Windows batteries, be warned.
Ian Morris writes on Forbes that Windows users who prefer Google’s Chrome web browser are inadvertently ruining their computer batteries. The problem lies in what’s called a “system clock tick rate.”
By default, a Windows PC tick rate is set to 15.625 milliseconds, meaning the processor “wakes up” and looks for work to do about 64 times per second. But running Chrome resets the tick rate to 1 millisecond — the processor is now up and looking for work 1,000 times per second.
Here’s how Morris explains what this is all about:
What is a clock tick anyway, and why does it matter? In an OS like Windows, events are often set to run at intervals. To save power, the processor sleeps when nothing needs attention, and wakes at predefined intervals. This interval is what Chrome adjusts in Windows, so reducing it to 1.000ms means that the system is waking far more often than at 15.625ms. In fact, at 1.000ms the processor is waking 1000 times per second. The default, of 15.625ms means the processor wakes just 64 times per second to check on events that need attention.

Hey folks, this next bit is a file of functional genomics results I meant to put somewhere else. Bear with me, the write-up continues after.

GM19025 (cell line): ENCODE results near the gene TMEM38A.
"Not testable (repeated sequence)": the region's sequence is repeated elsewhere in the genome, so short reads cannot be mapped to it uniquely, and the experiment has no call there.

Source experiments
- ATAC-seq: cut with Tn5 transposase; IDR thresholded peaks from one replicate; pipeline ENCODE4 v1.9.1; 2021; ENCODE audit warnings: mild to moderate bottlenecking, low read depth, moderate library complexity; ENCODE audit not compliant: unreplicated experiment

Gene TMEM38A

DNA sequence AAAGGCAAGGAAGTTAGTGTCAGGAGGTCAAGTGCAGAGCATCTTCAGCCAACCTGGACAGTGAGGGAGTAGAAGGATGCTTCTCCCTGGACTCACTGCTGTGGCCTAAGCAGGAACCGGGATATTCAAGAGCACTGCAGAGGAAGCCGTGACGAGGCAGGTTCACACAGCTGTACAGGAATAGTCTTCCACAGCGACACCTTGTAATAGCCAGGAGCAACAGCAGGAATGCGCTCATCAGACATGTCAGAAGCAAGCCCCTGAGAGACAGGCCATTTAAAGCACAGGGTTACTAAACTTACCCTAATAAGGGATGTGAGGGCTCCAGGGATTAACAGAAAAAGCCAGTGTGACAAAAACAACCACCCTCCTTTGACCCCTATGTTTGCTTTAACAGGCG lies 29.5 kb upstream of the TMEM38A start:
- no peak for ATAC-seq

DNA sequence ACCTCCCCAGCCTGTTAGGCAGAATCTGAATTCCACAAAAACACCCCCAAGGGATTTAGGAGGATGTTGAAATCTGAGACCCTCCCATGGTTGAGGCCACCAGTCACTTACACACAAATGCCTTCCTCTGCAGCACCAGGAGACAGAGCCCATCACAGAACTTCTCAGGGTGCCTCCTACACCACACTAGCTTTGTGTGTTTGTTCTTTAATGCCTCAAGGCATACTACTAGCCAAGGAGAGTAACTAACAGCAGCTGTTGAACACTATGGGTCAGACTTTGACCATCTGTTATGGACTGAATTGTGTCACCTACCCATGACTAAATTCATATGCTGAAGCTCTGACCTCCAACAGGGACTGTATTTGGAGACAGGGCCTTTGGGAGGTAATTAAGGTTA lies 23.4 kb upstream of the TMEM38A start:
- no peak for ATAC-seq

According to Microsoft, such a drastic change in system clock tick rate can increase power demands by up to 25%, and your laptop battery is left carrying that burden. And because a tick rate is universal, it only takes one application messing with it (Chrome) to affect it system-wide.
Surprisingly, little ol’ Internet Explorer is savvy enough to adapt its tick rate. Casual browsing inside of IE that’s full of idle time will leave the rate unaffected at 15.625 milliseconds. Start playing a video on YouTube and it will adjust the rate to 1 millisecond for smooth media playback. By contrast, Chrome on Windows sets the rate up high and leaves it there until you close the browser.
The only real “solution” to this problem for now is…